Of the two main leaders, one, Dacius Benoît was arrested,
tortured, and killed; the other, Lyderic Bonaventure, escaped
miraculously to an attempt on his life and today lives in exile in

Political rights

	Political rights inscribed in the constitution are
practically nonexistent: what does the right to vote mean when
only one candidate supported by the government is offered per
seat to the choice of the electorate? What does the election of
representative assemblies mean when they are drained of all
of their powers to the benefit of an self-appointed head of

	Only freely organized parties could constitute an
opposition. In Haiti, the only party with a legal existence is the
"democratic" party of the President. The communist party has
been banned since 1936. The mildly progressive Democratic
National Union has brought together segments of the
opposition underground but the brutal repression in fact makes
it impossible for it to carry out any activity.

The equilibrium among the branches

	The Legislative assembly has given up the totality of its
prerogatives to the benefit of the executive branch through the
process of delegating its powers. Only the judiciary branch
could act as a counterweight to the executive. In fact, nothing of
the sort is taking place and President Duvalier has succeeded
in reducing the courts as well as the lawyers to a state of
complete subjection.

	A) The judiciary

	In the Haitian judicial system, the nomination of the
magistrates is the responsibility of the executive, in fact of the
President of the Republic, because the Minister of Justice is
himself a tool. The only prerequisite is a law degree, a
university title with little value. There is no test or entrance
examination and no institution such as the Superior Council of
Magistrates or the Judicial Commission in certain English-
speaking countries, whose intervention in the selection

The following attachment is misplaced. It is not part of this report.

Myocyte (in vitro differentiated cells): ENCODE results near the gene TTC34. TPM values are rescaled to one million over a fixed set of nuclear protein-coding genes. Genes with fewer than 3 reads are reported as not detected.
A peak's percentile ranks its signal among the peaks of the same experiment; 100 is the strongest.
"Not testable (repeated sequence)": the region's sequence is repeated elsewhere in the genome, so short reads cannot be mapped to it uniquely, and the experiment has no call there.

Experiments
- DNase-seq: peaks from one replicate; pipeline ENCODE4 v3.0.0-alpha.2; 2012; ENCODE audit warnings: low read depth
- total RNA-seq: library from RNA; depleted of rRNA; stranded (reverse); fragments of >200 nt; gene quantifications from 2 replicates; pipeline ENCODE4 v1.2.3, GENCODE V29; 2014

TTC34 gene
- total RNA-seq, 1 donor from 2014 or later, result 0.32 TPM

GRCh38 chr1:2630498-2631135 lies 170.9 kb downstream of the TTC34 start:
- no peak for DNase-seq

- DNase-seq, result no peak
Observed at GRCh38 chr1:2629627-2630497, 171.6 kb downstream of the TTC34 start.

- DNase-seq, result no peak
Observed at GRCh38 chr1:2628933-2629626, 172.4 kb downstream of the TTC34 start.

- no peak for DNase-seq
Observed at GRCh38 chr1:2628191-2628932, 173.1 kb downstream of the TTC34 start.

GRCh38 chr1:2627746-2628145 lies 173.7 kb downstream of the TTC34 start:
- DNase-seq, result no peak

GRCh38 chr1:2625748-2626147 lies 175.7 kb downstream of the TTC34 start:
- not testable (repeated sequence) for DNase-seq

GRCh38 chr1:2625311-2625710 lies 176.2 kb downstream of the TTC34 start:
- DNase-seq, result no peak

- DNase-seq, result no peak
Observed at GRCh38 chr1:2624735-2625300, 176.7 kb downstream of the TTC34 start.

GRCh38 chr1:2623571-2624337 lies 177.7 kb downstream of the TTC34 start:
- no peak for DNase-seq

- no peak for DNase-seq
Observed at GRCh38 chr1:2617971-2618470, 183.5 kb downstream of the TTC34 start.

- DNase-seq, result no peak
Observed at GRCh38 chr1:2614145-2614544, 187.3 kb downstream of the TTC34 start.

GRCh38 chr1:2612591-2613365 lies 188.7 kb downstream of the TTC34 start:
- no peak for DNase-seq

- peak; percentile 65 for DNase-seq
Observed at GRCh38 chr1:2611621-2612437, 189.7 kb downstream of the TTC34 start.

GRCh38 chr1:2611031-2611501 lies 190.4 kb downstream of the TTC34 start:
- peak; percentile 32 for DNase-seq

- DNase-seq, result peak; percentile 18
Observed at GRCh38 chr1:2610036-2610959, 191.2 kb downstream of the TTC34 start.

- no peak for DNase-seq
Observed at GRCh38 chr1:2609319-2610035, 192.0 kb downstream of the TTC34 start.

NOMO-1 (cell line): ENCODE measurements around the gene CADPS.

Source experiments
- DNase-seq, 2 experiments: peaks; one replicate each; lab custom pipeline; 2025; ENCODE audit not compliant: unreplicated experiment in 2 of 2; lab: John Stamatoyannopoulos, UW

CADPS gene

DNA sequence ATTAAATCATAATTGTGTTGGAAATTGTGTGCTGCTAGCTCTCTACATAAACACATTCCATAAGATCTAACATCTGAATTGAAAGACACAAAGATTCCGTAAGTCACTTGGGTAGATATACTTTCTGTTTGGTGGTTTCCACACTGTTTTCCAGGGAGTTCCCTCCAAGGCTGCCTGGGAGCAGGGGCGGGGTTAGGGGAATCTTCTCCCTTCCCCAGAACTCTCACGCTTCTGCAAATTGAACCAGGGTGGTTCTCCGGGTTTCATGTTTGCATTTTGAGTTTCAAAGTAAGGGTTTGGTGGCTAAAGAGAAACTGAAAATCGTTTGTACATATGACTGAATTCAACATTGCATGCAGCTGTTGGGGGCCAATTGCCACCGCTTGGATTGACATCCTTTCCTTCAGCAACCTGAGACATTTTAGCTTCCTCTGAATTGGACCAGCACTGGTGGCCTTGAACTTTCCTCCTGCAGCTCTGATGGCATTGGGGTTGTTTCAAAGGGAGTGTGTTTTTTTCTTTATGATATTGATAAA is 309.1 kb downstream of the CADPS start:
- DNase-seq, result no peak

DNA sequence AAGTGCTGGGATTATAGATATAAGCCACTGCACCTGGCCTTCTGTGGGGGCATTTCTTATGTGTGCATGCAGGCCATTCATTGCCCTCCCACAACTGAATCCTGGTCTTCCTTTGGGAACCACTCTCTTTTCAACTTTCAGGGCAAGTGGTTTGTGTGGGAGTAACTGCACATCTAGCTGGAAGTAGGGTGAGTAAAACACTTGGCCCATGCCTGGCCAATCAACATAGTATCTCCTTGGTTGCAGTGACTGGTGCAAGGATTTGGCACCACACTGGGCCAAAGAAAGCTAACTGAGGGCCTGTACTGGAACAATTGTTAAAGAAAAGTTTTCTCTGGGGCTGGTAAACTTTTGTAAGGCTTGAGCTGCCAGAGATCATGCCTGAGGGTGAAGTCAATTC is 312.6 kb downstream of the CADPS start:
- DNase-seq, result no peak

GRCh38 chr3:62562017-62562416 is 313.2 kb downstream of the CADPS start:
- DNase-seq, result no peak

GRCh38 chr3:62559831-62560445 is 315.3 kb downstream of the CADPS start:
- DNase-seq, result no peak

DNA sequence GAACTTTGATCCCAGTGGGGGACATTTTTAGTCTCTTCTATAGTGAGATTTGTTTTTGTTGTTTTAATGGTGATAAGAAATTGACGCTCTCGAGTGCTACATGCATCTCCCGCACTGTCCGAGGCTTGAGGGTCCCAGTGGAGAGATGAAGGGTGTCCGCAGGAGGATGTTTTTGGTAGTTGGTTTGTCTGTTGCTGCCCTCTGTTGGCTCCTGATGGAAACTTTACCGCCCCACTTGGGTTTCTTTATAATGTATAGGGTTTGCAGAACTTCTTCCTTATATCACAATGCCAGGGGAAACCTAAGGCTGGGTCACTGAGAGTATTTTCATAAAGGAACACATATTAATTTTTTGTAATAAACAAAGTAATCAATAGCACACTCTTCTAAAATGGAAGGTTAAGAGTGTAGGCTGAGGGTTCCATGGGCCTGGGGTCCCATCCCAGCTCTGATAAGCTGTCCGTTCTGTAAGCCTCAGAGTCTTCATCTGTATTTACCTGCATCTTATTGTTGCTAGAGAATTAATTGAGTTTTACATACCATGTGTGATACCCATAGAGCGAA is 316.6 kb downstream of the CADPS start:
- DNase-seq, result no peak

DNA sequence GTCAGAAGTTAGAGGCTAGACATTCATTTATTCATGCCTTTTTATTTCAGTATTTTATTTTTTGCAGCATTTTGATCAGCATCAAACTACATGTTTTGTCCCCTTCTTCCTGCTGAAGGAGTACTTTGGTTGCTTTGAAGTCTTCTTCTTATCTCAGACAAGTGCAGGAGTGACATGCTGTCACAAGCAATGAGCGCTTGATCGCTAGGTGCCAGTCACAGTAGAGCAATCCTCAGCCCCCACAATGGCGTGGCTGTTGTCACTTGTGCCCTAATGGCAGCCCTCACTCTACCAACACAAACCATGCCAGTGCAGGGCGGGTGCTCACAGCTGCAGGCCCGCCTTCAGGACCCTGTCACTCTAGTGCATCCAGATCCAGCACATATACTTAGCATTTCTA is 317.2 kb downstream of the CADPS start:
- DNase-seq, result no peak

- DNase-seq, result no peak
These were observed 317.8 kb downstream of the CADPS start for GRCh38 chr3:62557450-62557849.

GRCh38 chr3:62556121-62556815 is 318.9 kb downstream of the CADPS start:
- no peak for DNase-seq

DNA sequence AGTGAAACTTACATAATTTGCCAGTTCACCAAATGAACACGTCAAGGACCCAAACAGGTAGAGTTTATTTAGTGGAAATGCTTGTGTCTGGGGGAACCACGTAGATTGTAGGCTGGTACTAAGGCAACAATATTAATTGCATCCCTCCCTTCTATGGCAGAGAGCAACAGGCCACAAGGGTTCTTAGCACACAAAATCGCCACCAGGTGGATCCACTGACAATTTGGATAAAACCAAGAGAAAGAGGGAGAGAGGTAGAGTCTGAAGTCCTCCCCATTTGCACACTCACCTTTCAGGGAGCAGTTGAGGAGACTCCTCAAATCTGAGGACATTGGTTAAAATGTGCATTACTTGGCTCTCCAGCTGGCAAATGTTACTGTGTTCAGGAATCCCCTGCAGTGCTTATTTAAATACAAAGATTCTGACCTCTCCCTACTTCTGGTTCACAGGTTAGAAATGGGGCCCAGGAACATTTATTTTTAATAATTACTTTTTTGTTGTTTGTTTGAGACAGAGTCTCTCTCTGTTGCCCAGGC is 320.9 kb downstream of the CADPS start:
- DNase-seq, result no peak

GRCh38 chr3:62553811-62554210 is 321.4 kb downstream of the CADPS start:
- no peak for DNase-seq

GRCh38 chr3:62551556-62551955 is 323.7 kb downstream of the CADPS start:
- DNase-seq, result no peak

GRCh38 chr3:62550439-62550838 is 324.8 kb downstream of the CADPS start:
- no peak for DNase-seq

process puts a break on the arbitrariness of the executive. In
similar fashion, the promotion of magistrates is left entirely to
the discretion of the head of state: this is a most important
matter given the hierarchical nature of the judicial organization
which include a court of cassation (the highest court), four
appellate courts, 11 middle tribunals (de première instance)
and tens of lower courts. In recent years, the government has
instituted the practice whereby magistrates are forced to sign
a letter of resignation with the date left out as a means of
keeping them more tightly under control.

	Armed with these powers, President Duvalier carried
out a purge of the judiciary. Many advisors to the highest court
were dismissed, notably Messrs. Théodore Nicoleau and
Emile Saint Clair. In 1959, the head of state attended the
official ceremony inaugurating the new judicial year; in his
speech, the president of the highest court had the temerity to
stress the necessity to have an independent judiciary; he was
quickly dismissed. His successor is no doubt more docile for
after the "reelection" of Doctor Duvalier, he declared publicly
and officially that the whole operation was perfectly proper in
the perspective of the law and the constitution! It is well known
today that most magistrates, especially at the higher levels, are
completely subservient to the government.

	B) Lawyers

	The legal profession is patterned after the French
model, the lawyers practicing at a tribunal or an appellate court
forming an independent "barreau" which elects its own head. In
theory, such an individual (bâtonnier) is freely elected. In fact,
in 1961, lawyers in Port-au-Prince elected to that position one
of their members known for his integrity and independence. At
the behest of the government, the highest court annulled the
election and maintained in this function the previous head